For those of you having trouble reading the index, the deeper blue color denotes a lower college remediation rate. Deep red means the remediation is high. As one can see from the map, there is a whole lotta red going on in Ohio’s districts. Given that almost 60% of Ohio’s districts are rated excellent or excellent with distinction, it seems counter-intuitive that there are so many districts that are turning out students who are not prepared for college or career level work. How did Ohio get to this point? As with so many issues there is no single best answer to this question. But one thing is crystal clear to me. Until we have an education accountability system in Ohio that relies less on minimal mastery of low standards and more on measures such college remediation rates, we will continue to see highly-rated districts that are doing little to address issues such as college remediation.

For now, kudos to Reynoldsburg. They are doing the right thing for students even though Ohio’s current accountability system provides no reward for their efforts. Surely, that makes no sense.  I wonder how long Ohioans will have to wait for policymakers to develop a more coherent education accountability system that looks at measures beyond minimal standards?  If we are to be competitive on a national and international basis, we cannot afford to wait too long.

Grading on a Curve: The Illusion of Excellence in Ohio’s Schools

November 14, 2011

Three years ago, I sat in a Senate Finance committee hearing where a number of superintendents spoke of the need to eliminate spending requirements for excellent-rated school districts. Their logic was simple: Excellent districts are doing a great job, and they do not need the state to tell them how to spend their money. Just give them funding and step aside to let them do their high-performing work. Of course, the first thing I knew that would be cut if spending requirements were eliminated would be gifted education. So, with that motivation, I decided to take a look at just how excellent these districts were. I was frankly a little shocked by what I saw when I delved into the data. I continued to do the analysis annually and provided key policymakers with the statistics, but while many were appalled at what they saw, nothing happened.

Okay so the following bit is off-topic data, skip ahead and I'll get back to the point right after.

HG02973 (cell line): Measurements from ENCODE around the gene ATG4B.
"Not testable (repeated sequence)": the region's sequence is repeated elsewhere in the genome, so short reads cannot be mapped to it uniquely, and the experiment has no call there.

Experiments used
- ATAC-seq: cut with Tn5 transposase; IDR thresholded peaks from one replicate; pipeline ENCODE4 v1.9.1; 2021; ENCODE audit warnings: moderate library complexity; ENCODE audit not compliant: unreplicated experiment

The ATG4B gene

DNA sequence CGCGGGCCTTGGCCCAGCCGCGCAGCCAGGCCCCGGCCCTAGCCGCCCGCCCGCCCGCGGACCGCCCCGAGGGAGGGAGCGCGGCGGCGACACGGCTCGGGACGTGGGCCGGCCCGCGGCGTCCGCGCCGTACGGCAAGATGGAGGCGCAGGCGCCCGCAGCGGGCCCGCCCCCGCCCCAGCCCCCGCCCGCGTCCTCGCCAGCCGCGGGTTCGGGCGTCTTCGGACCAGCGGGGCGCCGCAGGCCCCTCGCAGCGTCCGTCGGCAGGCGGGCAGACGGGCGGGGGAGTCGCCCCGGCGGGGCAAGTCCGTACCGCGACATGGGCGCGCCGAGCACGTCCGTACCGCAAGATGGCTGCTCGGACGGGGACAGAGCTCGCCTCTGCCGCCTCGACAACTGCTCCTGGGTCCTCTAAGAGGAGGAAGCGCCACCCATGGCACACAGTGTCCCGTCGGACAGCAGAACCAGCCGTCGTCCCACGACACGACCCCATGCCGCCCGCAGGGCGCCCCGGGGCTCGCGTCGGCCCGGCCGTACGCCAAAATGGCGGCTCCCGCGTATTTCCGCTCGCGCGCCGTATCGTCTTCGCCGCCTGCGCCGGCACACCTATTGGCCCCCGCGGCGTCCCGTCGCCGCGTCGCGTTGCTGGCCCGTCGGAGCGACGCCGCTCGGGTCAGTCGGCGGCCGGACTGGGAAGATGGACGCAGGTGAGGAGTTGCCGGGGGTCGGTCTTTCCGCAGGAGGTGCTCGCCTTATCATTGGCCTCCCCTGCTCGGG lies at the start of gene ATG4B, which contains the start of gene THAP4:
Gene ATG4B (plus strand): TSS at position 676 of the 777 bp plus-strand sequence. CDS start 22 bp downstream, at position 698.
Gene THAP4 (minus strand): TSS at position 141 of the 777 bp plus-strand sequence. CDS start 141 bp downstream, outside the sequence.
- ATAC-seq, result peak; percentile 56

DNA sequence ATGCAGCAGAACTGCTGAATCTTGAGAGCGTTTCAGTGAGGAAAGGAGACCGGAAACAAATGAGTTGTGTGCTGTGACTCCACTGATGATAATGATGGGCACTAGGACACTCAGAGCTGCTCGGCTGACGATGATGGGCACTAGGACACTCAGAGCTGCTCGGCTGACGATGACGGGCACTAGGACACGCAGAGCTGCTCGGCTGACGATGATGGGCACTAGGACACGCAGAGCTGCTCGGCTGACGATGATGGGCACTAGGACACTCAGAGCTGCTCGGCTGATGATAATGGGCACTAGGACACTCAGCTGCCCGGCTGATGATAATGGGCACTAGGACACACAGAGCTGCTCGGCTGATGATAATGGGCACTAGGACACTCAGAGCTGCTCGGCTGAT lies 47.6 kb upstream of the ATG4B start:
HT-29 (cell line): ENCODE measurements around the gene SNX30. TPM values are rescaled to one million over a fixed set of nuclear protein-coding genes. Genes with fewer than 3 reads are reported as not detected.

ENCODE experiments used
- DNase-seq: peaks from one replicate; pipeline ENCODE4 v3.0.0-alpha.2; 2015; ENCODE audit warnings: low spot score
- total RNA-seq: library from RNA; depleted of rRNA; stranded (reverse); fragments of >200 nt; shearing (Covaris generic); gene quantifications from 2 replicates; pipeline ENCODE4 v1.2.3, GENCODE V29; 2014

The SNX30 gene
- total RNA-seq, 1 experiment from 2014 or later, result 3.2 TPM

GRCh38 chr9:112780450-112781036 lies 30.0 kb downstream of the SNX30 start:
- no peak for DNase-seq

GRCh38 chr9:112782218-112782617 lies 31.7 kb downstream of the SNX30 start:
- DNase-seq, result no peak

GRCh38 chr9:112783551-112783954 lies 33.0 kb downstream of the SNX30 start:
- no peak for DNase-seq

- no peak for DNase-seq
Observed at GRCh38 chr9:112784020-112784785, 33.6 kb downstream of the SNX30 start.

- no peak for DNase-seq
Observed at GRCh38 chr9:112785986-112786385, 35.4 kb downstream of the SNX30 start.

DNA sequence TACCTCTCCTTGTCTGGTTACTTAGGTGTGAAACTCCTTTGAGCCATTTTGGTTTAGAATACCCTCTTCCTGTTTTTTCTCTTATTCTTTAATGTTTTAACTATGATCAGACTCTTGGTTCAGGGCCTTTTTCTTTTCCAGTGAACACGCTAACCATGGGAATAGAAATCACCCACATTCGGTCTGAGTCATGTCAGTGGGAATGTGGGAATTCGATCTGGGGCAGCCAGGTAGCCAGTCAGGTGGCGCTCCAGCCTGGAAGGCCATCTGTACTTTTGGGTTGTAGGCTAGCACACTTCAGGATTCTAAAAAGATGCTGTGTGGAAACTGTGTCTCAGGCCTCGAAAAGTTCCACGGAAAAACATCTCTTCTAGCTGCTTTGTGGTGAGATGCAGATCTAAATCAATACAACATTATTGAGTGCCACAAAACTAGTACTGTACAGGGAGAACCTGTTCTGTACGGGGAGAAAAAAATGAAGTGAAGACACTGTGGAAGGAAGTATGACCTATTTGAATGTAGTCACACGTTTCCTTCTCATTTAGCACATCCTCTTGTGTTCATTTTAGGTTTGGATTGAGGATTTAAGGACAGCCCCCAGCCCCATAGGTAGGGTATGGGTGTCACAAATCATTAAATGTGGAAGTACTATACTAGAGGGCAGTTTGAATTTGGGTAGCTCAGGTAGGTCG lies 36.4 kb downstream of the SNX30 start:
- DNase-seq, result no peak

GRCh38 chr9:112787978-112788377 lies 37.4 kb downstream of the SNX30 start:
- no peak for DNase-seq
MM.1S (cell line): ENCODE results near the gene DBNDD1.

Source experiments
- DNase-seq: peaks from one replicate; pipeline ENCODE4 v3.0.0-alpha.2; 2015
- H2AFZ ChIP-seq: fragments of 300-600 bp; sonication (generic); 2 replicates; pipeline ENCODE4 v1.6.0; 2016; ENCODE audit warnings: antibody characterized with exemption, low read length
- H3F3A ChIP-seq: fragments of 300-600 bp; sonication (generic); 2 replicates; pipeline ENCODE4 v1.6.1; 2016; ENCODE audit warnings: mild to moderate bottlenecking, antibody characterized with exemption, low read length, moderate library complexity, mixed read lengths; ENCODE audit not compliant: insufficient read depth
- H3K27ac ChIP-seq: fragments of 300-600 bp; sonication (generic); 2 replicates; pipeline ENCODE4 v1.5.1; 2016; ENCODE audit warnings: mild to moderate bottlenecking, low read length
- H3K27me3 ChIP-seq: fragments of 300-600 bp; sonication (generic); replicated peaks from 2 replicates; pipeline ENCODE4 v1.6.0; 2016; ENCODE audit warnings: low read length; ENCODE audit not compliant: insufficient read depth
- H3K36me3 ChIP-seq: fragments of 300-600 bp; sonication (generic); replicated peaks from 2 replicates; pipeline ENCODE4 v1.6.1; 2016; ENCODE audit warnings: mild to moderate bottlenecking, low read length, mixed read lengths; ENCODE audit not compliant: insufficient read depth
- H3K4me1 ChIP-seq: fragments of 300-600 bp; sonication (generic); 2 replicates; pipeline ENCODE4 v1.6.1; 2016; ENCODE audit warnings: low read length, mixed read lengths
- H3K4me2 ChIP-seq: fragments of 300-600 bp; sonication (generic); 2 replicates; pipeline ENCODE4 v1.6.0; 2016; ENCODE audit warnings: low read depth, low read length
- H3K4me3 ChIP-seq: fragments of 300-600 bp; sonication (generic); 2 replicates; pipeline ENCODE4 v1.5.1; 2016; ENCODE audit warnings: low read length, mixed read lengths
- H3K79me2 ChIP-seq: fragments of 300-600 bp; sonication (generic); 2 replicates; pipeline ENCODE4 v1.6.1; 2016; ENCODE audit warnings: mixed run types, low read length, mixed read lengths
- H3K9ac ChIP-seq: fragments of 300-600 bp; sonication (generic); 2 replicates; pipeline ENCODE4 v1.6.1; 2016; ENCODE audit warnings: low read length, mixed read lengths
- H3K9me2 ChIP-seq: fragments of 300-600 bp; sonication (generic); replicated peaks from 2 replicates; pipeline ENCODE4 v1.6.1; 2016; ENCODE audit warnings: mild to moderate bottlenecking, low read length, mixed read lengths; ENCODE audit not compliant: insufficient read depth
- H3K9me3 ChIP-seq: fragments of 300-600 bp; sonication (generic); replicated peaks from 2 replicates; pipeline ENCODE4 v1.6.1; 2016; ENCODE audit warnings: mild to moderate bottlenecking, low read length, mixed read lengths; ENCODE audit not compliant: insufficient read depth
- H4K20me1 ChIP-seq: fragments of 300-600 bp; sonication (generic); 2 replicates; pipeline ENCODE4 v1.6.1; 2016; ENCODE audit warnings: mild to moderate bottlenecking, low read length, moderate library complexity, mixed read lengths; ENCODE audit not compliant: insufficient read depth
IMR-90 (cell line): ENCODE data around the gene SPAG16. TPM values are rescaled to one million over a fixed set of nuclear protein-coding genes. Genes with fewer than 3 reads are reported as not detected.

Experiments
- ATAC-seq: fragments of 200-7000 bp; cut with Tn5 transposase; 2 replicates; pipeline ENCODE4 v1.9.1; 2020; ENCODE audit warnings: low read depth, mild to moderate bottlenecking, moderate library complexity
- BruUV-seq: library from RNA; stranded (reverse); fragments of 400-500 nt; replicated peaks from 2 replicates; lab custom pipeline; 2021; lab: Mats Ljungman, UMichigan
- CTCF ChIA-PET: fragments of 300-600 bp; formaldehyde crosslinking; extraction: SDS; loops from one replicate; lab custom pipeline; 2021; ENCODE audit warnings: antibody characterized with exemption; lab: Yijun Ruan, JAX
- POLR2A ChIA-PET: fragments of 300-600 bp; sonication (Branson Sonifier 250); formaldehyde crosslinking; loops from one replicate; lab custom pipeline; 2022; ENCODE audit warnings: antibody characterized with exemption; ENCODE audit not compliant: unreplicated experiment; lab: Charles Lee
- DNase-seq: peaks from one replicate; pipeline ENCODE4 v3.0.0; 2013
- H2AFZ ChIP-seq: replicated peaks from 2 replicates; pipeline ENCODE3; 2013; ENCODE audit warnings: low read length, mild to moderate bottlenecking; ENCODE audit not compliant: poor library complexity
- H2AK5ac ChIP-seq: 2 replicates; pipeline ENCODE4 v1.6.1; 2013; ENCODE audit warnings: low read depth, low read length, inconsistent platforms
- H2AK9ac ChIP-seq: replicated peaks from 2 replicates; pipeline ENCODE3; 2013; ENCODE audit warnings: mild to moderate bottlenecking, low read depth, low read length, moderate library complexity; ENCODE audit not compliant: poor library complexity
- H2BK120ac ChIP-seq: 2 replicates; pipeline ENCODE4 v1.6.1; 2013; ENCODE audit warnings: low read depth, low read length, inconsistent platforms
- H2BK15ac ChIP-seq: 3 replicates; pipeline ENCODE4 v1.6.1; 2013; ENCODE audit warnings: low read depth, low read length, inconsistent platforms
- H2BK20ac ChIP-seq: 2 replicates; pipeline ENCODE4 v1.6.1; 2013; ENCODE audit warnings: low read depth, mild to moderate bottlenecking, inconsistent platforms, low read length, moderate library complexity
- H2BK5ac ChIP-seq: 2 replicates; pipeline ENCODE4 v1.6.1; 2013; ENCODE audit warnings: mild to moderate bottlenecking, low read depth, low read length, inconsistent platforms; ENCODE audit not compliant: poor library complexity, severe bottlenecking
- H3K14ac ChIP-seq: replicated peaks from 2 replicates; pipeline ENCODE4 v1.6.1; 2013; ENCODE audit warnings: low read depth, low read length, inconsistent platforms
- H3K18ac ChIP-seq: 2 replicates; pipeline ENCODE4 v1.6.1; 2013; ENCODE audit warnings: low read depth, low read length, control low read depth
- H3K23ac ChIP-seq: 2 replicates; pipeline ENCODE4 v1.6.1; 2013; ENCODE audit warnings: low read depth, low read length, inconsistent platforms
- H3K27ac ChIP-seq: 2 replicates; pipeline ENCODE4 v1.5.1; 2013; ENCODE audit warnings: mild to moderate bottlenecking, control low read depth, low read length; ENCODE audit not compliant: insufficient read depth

This year, at the urging of many individuals, I took the analysis a step further. With the help of my colleague, Colleen Grady, we put together a report that looks not just at excellent school districts, but the accountability system as a whole. We wanted to answer the following questions: How accurate are the annual school and district ratings handed out by the Ohio Department of Education? Does the level of student performance in Ohio warrant a quadrupling of the number of districts in the excellent category over the past decade? Are highly rated districts meeting world-class levels of performance?

Our report “Grading on a Curve: The Illusion of Excellence in Ohio’s Schools,” finds that actual educational excellence may be far more elusive than our ratings would lead us to believe.

Some of the report’s findings are sobering:
• 67 districts rated excellent or excellent with distinction had zero students take AP exams.
• 109 districts rated excellent or excellent with distinction had average ACT scores below the state average.
• 160 districts rated excellent or excellent with distinction had fewer than 20% of their graduating class receive diplomas with honors.
• 136 districts rated excellent or excellent with distinction had college remediation rates above the state average.
• 220 districts rated excellent or excellent with distinction serve fewer than 20% of their identified gifted students with 85 of the highly rated districts reporting no gifted services at all.

It would be easy to dismiss this report as just another assault on public school districts. But that truly is not the intent of the report. Ohio’s accountability system is deeply flawed. It really does a disservice to policymakers, the public at large, and of course, students, when we pretend that the majority of our districts are doing a stellar job when in many cases it just isn’t true. Gifted services are being reduced at a record pace. Part of the reason is funding, of course. But services have been dwindling for a number of years. I am convinced that one of the main reasons for the decline is an accountability system that includes perverse disincentives to districts when it comes to serving gifted students.

Briefly, the report recommendations include the following:

• Incorporate high quality metrics such as college remediation rates, ACT/SAT scores, Advanced Placement performance and graduates qualifying for Honors Diplomas.
• Move to nationally normed or internationally benchmarked high school assessments such as the ACT or SAT.
• Eliminate the labeling of districts until a meaningful system can be developed.
• Incorporate an automatic trigger to increase cut scores as more districts receive higher ratings.